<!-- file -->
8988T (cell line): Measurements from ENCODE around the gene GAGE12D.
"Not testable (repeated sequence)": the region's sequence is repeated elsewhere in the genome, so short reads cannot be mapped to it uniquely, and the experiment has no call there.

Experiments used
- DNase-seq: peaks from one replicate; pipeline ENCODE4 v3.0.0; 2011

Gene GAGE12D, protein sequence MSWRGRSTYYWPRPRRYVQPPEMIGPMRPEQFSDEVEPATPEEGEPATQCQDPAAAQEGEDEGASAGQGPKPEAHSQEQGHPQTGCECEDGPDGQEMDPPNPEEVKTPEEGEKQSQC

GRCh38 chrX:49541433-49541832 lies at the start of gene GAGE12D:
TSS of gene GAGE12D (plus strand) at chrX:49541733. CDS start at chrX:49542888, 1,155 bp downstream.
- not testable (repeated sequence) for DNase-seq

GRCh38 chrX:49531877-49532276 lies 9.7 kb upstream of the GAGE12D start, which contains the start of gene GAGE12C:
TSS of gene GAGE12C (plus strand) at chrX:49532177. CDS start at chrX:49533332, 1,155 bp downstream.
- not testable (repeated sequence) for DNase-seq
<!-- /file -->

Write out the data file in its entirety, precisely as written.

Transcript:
8988T (cell line): Measurements from ENCODE around the gene GAGE12D.
"Not testable (repeated sequence)": the region's sequence is repeated elsewhere in the genome, so short reads cannot be mapped to it uniquely, and the experiment has no call there.

Experiments used
- DNase-seq: peaks from one replicate; pipeline ENCODE4 v3.0.0; 2011

Gene GAGE12D, protein sequence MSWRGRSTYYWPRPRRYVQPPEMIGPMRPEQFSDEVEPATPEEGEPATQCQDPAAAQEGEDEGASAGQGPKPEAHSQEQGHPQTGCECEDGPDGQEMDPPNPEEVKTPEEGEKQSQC

GRCh38 chrX:49541433-49541832 lies at the start of gene GAGE12D:
TSS of gene GAGE12D (plus strand) at chrX:49541733. CDS start at chrX:49542888, 1,155 bp downstream.
- not testable (repeated sequence) for DNase-seq

GRCh38 chrX:49531877-49532276 lies 9.7 kb upstream of the GAGE12D start, which contains the start of gene GAGE12C:
TSS of gene GAGE12C (plus strand) at chrX:49532177. CDS start at chrX:49533332, 1,155 bp downstream.
- not testable (repeated sequence) for DNase-seq